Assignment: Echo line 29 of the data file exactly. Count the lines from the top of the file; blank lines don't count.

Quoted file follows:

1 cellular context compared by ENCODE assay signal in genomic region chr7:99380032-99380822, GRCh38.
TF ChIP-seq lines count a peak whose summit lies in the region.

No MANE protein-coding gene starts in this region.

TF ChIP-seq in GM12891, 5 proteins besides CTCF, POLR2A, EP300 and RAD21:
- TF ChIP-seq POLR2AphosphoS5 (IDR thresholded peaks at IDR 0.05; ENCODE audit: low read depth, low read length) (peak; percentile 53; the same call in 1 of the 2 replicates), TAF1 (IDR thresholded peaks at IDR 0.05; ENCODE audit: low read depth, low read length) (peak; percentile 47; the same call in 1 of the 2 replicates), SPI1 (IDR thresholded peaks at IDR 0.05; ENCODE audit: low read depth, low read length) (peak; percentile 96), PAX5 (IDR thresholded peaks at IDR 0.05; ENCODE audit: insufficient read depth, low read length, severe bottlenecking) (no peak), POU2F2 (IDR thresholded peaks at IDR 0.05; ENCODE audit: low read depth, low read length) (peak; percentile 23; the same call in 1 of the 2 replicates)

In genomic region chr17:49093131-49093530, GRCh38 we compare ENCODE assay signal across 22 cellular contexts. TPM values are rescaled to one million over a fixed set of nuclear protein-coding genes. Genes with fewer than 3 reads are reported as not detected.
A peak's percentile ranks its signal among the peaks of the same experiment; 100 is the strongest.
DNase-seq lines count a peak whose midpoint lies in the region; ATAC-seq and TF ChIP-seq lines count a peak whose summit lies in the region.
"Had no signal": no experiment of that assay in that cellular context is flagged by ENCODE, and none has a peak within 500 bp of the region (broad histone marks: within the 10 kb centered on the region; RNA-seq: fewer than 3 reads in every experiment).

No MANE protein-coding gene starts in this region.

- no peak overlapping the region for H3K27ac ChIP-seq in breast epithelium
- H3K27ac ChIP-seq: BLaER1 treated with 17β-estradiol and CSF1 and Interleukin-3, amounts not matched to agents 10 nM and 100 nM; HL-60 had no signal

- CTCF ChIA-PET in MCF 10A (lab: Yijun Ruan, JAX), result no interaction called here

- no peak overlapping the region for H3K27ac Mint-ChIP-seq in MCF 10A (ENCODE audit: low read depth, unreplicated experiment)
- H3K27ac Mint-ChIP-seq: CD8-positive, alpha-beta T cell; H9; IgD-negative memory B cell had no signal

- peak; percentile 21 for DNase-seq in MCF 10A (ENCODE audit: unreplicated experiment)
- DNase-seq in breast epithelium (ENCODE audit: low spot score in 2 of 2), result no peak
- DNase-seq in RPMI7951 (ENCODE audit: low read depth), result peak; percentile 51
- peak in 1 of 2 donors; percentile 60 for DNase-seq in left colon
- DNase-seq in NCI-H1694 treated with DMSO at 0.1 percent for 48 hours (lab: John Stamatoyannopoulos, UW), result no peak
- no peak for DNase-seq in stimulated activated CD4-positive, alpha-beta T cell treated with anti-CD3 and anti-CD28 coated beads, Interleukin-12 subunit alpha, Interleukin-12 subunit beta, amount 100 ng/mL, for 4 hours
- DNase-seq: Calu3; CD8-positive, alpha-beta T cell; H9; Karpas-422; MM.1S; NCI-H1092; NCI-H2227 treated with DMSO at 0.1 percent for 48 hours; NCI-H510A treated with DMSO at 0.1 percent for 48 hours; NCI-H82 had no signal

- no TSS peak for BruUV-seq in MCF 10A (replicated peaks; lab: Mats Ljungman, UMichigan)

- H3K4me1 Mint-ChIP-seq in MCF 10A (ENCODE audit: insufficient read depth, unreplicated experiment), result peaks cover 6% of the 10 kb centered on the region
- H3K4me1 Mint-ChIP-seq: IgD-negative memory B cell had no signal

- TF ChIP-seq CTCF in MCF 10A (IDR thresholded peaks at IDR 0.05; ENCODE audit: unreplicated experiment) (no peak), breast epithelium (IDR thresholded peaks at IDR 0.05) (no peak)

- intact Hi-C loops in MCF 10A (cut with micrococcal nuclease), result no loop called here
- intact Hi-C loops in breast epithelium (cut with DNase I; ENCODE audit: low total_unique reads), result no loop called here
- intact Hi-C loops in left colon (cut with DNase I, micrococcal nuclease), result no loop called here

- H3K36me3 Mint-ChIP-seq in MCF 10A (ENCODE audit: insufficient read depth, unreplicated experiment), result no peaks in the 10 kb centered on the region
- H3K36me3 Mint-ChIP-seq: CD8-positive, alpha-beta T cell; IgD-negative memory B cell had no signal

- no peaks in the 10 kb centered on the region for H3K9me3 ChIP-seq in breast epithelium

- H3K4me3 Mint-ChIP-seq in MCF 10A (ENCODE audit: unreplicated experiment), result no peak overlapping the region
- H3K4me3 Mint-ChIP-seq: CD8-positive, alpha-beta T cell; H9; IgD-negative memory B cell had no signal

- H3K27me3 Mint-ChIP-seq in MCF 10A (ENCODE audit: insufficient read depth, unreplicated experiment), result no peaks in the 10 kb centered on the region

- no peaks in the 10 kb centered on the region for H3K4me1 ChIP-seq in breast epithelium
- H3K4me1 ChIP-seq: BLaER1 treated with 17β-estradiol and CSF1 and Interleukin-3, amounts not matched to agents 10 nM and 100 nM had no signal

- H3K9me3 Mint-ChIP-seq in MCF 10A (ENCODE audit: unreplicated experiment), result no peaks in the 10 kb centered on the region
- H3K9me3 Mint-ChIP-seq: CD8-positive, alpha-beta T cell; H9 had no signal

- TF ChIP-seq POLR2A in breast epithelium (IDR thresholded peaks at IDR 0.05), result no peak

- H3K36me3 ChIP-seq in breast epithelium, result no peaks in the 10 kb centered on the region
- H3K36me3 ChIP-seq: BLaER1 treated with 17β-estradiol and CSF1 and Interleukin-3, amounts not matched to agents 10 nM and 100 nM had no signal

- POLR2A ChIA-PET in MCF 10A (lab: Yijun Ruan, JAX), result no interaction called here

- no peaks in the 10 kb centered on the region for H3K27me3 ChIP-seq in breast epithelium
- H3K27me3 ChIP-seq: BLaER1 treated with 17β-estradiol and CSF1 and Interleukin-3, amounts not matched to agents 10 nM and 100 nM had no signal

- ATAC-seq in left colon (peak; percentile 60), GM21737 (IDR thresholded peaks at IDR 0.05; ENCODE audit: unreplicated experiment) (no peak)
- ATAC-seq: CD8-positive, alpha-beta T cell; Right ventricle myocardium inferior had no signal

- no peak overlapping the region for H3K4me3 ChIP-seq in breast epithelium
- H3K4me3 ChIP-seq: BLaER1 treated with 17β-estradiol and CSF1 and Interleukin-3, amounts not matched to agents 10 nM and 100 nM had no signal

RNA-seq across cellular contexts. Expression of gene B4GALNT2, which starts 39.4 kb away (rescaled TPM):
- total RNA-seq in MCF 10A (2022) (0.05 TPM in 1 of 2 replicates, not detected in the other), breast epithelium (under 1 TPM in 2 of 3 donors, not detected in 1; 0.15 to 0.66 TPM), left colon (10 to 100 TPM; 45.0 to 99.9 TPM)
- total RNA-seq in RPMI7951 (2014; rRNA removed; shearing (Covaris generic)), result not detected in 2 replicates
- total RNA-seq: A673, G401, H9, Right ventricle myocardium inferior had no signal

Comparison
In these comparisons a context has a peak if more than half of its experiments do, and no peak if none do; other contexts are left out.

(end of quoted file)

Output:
- intact Hi-C loops in left colon (cut with DNase I, micrococcal nuclease), result no loop called here